- Understand the session you are trading and the market depth available at the time
For reference, here is a screen capture of the market depth on the Purple Trading Metatrader 5 platform of Funded engineer for EURUSD during the Europe and London sessions.
As you can see, if you were to execute 1 lot, you would receive the price you requested. After that, there are 16 lots and 5 lots respectively available depending on which side of the market you are on. When you open your position, if your position is larger than the initial level on the ladder, you should expect to slip until the price that can fill your actual order. These are the basic functions of market depth-based slippage.
Nefarious slippage – it exists but is rarer than you think
The general environment – especially on social media – is to ignore the positives and focus solely on the negatives. When someone is winning, we clap once and move forward. When someone loses and claims it slippage, we immediately grab our pitchforks and join the crowd screaming how this is scandalous, how could you, why would you, it must be a scam.
Nefarious slippage exists but it’s rarer than you think. The backlash that forms when you generate slippage that is beyond the natural depth of the market is a business killer. Reputations are lost easily due to nefarious slippage and so it is far less common than people believe.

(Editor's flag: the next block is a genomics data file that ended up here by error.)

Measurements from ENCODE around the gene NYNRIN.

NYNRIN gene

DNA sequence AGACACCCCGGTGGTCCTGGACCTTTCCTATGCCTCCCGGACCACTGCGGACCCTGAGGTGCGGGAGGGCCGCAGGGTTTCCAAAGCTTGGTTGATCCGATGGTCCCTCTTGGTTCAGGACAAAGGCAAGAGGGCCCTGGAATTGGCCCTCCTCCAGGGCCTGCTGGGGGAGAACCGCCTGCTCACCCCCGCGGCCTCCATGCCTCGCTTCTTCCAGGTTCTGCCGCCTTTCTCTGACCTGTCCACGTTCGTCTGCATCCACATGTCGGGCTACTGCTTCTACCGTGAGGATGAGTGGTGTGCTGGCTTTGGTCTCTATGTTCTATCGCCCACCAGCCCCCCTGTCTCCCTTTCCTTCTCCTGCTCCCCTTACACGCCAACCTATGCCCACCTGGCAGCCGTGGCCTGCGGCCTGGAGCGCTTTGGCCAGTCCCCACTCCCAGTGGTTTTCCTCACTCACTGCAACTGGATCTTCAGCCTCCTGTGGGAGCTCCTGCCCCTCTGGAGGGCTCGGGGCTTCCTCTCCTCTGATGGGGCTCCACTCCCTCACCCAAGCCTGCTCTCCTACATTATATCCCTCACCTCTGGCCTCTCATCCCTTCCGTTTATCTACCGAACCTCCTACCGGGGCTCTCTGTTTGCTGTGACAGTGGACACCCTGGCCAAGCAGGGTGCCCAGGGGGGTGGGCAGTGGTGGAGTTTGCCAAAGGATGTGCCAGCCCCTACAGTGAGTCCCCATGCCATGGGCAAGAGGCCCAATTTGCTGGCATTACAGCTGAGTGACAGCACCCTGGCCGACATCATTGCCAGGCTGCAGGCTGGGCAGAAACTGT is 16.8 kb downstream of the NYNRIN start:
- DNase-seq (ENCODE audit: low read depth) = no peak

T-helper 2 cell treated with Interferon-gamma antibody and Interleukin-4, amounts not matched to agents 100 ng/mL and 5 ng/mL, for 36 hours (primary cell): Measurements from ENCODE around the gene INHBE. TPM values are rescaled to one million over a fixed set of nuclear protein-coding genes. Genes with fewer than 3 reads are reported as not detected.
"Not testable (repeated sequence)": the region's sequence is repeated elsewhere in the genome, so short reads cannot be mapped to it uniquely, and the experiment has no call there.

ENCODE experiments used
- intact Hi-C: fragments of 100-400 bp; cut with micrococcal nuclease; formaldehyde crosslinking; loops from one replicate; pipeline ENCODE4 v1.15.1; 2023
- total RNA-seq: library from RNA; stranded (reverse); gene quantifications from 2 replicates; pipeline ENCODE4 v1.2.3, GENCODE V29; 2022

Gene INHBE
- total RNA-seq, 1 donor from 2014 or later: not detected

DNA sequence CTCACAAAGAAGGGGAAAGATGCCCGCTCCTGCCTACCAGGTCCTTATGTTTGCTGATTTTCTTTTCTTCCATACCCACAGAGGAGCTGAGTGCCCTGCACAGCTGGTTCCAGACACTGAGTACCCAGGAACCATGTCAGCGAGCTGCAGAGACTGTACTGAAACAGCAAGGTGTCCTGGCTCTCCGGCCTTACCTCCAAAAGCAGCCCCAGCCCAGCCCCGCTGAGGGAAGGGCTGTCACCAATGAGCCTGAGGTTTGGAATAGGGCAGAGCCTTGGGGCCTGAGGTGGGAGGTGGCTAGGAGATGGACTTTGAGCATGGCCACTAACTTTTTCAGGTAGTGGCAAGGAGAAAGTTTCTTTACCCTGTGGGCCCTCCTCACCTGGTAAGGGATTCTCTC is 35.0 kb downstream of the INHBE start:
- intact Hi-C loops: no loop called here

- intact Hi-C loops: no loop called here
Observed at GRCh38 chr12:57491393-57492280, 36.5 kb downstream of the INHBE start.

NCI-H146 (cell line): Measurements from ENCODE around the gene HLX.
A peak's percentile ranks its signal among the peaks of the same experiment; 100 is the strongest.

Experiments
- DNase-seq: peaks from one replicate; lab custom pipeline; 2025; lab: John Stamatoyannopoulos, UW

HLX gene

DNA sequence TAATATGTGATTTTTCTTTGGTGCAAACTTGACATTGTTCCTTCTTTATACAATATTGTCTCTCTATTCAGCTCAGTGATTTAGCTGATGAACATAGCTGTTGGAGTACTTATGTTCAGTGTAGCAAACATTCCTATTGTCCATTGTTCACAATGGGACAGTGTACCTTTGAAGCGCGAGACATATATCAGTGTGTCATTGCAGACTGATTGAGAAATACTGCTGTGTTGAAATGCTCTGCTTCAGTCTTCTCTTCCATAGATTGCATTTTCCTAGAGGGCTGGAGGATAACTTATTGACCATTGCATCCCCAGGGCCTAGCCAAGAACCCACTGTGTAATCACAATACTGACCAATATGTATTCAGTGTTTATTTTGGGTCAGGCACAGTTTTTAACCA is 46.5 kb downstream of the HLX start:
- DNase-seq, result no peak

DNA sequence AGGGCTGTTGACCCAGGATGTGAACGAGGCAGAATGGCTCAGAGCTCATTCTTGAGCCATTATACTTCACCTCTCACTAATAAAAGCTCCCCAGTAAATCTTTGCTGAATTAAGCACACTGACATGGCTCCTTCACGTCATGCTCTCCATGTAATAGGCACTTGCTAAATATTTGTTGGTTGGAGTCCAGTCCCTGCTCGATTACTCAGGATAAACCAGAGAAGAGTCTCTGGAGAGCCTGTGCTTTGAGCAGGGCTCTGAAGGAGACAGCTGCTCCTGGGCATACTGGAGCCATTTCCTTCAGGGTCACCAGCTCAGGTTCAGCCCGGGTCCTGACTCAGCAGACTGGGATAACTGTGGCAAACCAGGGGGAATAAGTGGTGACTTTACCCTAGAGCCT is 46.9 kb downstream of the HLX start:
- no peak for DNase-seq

What is more common is the misunderstanding that when you trade 1 lot and when you trade 100 lots is completely different. Funded trading programs are a huge opportunity for traders who are short on capital to build their capital legitimately. Whether you are trading 100 lots with a prop firm or 100 lots with a broker, you should expect slippage. It’s the reality of a financial market.
People should look at prop firm trading evaluations as opportunities to learn what it is like to trade larger click sizes with real market conditions because when they upgrade their personal account to prop size, they will experience the same type of conditions. When slippage happens, most of the time it’s not someone scamming you but rather the market dynamic at the time. Controlling slippage on an individual trader at an individual moment is impractical.
We have no doubt that there are some bad actors out there generating slippage beyond the order book, some of them may even be large companies but they are few and far between and it is important for traders looking to take advantage of the opportunity to work with a company who isn’t.
Funded Engineer accounts are all virtual funded accounts and no live funds are traded. We simulate the order book with best top-of-book practices and execute virtual trades on a volume-weight basis (VWAP). We cannot guarantee that conditions in a real live account will be the same as our execution as our execution does not take into account any execution queue or execution latency that would occur if a real order went directly to a real liquidity provider.
The above information is for information purposes and may not reflect the same result with providers outside of the funded engineer environment.
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The Funded Engineer Team.